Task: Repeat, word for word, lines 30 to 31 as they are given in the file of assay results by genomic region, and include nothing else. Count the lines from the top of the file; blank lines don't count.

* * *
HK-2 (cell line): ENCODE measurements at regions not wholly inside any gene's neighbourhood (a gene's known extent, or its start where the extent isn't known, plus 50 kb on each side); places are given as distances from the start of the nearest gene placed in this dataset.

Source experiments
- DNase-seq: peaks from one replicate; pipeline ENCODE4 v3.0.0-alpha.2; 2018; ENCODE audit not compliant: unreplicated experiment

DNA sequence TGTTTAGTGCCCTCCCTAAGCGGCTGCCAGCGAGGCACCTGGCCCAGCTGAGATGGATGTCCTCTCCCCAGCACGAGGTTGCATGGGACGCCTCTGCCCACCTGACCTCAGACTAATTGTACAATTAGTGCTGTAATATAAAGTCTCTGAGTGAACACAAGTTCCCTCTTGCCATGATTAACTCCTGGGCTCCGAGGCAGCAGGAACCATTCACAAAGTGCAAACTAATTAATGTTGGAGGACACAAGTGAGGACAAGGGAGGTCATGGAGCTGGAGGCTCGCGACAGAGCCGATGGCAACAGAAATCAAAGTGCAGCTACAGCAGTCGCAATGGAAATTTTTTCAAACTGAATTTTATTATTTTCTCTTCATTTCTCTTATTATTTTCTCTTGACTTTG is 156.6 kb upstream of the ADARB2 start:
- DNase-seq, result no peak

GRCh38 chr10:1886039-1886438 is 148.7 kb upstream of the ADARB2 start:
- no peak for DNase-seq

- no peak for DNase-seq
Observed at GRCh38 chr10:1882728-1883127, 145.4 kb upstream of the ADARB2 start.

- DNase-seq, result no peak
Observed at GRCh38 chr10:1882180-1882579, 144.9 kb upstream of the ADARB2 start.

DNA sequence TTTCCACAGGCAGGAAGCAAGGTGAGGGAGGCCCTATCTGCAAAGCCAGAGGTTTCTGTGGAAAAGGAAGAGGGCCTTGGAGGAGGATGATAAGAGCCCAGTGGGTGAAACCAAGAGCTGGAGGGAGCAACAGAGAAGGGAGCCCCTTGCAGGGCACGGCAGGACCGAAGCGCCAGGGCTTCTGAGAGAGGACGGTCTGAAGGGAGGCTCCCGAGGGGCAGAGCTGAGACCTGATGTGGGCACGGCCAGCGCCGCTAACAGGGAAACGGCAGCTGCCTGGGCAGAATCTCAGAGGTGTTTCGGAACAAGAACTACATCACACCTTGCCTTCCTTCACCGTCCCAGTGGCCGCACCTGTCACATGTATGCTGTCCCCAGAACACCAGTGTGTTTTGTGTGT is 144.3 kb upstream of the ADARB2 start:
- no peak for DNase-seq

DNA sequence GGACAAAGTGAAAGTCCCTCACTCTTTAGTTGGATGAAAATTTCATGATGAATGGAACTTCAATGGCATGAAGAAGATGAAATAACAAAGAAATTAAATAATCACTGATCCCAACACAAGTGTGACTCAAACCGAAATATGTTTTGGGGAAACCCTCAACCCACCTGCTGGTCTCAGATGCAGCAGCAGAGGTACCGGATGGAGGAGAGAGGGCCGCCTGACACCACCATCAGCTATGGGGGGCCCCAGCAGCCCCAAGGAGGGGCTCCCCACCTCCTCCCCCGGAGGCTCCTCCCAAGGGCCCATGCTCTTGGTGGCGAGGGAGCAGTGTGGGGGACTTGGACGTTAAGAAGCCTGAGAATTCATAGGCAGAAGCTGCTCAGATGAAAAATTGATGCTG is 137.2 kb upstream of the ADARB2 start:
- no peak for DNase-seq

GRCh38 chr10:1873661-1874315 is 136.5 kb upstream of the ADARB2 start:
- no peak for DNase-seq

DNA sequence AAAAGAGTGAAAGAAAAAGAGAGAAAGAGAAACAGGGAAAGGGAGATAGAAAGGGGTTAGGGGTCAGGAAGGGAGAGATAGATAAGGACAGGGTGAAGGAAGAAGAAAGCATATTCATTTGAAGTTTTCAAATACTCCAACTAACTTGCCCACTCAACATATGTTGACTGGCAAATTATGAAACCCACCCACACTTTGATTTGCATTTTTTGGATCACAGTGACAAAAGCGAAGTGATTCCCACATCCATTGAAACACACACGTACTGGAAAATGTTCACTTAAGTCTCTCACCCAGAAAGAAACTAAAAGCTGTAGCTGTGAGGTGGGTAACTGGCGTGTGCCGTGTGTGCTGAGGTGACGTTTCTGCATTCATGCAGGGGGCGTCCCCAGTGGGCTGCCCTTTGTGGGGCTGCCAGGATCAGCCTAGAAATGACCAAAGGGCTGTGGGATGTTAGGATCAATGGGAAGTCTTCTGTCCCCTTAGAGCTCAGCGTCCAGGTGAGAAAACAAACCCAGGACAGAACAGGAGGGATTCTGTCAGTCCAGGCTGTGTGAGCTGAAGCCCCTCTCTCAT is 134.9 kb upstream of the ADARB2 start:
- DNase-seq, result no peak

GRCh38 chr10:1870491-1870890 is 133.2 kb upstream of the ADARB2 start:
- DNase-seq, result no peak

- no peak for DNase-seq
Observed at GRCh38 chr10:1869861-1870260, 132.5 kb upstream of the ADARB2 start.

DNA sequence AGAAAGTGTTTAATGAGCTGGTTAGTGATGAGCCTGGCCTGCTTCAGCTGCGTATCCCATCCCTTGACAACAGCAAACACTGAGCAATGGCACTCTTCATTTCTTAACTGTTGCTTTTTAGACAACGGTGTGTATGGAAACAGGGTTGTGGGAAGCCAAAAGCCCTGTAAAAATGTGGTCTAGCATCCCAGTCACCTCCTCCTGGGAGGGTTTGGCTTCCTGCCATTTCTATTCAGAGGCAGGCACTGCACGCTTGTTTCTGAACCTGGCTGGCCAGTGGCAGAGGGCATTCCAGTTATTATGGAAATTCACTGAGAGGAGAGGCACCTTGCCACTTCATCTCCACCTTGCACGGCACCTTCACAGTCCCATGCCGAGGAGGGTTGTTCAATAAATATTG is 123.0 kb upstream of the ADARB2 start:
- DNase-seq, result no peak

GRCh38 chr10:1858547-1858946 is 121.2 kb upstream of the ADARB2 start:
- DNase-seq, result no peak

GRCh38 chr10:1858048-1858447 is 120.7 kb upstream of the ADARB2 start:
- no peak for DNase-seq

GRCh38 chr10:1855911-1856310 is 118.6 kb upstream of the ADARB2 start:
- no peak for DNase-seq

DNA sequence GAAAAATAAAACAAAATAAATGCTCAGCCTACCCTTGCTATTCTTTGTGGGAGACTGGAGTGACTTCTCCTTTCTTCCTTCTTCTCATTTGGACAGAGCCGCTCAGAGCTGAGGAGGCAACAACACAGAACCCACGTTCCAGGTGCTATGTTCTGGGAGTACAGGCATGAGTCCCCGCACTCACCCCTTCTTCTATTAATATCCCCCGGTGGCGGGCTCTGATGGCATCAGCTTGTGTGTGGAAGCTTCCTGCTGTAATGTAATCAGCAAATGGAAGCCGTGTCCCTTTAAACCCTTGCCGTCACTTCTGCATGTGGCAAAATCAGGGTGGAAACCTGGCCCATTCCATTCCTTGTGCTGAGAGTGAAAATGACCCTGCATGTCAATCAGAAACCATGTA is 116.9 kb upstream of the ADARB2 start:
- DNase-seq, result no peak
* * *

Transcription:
GRCh38 chr10:1855911-1856310 is 118.6 kb upstream of the ADARB2 start:
- no peak for DNase-seq